On the glove thing, I don't remember now who, but the local Woodcraft had a turner come in for a demo.... all he does is turning and is a pretty big name in the craft.... he demo'd doing bowls and the first thing he did when he set up was put on a leather glove on his left hand.... I've cut the fingers out of an old leather glove that I use and has protected my hand from all those hot chips and splinters....
    Chuck
    Tellico Plains, TN
    https://www.etsy.com/shop/TellicoTurnings
    My parents taught me to respect my elders, but it's getting harder and harder to find any.
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  7. #7
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    Just to chime in on the glove debate...

    Some of you may recall I got my left hand torn up after it was sucked into a Forstner bit on my drill press around Christmas last year. Wouldn't have been nearly as bad if I hadn't been wearing a glove.

    That said, I still wear a glove on my left hand if I have hot chips hitting it, or if I'm roughing something that has the potential of sending a chunk or sliver of wood into my hand. I'm just very, very cautious and aware of where that hand is at all times;.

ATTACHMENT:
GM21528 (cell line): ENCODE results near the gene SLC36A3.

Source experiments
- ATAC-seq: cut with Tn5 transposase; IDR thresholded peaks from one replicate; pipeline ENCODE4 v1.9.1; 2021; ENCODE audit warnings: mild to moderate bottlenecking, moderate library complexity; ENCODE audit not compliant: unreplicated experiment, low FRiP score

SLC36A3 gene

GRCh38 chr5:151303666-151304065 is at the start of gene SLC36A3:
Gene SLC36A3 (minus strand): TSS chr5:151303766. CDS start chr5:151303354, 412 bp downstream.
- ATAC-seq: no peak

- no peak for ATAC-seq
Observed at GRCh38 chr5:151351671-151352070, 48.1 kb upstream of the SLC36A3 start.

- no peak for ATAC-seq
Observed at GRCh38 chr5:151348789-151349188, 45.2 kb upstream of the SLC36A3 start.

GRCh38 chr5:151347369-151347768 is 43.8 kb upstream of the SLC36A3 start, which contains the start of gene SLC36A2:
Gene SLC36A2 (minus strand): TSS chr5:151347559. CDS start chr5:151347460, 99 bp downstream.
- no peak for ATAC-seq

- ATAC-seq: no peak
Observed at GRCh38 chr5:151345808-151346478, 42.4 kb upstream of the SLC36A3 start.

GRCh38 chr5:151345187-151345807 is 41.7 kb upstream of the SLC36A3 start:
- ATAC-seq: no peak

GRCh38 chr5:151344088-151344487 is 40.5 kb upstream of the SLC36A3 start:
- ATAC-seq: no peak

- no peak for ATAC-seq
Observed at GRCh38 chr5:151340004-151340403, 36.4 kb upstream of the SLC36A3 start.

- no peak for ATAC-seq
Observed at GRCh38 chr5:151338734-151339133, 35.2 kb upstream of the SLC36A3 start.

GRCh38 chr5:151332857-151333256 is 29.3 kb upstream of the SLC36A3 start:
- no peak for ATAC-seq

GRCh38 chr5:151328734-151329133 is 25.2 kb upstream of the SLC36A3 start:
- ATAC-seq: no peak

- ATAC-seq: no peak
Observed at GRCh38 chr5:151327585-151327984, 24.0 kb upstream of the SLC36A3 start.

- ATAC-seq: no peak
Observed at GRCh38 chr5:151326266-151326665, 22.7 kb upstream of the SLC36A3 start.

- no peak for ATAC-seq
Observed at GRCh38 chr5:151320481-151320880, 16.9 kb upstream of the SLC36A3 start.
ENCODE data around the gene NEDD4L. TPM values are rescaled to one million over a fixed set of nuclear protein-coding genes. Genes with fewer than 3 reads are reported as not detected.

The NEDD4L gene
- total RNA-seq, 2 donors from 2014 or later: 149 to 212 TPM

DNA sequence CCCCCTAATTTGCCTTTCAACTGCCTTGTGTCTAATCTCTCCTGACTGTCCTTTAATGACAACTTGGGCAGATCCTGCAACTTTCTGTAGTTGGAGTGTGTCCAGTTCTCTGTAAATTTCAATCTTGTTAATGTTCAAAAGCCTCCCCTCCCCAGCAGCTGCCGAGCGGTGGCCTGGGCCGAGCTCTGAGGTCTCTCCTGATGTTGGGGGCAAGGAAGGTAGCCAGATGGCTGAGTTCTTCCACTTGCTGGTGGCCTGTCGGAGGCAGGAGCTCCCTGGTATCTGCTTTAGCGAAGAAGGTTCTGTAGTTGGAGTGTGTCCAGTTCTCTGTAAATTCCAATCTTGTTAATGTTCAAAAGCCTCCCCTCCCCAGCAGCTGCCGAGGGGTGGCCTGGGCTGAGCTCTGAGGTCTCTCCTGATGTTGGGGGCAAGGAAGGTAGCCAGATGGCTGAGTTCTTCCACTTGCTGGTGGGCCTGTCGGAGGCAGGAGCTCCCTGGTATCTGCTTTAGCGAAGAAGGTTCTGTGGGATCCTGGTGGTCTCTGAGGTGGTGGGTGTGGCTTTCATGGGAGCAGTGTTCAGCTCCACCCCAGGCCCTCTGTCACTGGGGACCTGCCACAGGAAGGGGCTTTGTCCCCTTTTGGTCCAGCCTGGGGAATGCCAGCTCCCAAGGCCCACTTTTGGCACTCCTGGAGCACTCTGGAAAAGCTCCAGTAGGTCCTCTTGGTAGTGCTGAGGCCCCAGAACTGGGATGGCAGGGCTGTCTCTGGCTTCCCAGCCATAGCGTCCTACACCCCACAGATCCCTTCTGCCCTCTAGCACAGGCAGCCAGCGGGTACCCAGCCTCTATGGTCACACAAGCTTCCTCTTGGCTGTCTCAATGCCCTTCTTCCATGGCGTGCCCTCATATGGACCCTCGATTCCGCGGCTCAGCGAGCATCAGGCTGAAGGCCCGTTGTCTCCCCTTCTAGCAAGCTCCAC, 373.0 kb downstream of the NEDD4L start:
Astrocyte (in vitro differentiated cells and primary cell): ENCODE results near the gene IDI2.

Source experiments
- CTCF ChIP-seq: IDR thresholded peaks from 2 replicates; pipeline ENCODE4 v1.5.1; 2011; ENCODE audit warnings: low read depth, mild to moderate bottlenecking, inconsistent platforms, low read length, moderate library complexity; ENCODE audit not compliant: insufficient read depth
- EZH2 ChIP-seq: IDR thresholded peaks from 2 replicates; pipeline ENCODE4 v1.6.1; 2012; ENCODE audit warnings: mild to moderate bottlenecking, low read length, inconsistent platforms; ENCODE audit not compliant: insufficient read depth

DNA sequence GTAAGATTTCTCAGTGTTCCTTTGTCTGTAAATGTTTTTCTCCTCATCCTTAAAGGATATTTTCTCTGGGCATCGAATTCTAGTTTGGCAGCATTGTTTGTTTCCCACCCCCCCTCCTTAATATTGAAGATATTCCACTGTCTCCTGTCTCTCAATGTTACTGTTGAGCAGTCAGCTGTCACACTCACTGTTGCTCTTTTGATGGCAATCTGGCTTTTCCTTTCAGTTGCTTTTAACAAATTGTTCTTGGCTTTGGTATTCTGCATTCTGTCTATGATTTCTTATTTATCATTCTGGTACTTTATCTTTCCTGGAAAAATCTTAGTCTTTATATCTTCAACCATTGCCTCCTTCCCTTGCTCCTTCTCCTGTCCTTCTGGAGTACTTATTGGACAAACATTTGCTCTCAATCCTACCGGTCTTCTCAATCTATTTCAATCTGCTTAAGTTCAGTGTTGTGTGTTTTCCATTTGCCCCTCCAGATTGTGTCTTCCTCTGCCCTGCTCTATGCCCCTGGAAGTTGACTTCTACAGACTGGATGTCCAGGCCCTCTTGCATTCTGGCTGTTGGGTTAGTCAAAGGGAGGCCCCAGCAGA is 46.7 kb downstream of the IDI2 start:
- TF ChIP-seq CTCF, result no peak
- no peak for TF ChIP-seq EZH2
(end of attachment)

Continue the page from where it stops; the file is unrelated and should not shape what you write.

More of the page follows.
When the going gets weird, the weird turn pro. - Hunter S. Thompson
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  8. #8
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    I have leather golf gloves that are very tight, I dont play golf now, Im sure they will work fine.

    I found a task incredibly hard today when I decided to glue up a chunk of that mystery wood I have.
    I mounted a 6x6x12 piece between centers, was going to turn an end for chuck, but after I got the speed up as I cut it rounder, it was pretty easy going.
    Im making a lamp, and attempting to drill a 12 inch hole proved to be a mighty difficult task.
    I originally was going to wait for bed extension, but I still did not understand how the bit would travel all the way through the wood.(the tool guy, explained that its put through tail stock opening, or headstock)
    I tried spade bits, disaster, then auger bit, but only had 5 inch auger.
    I bought a 12 inch bit extender, put a nice new auger bit on it, and zooooomm, right through the piece, right through the plywood underneath it, and then right through my work bench top!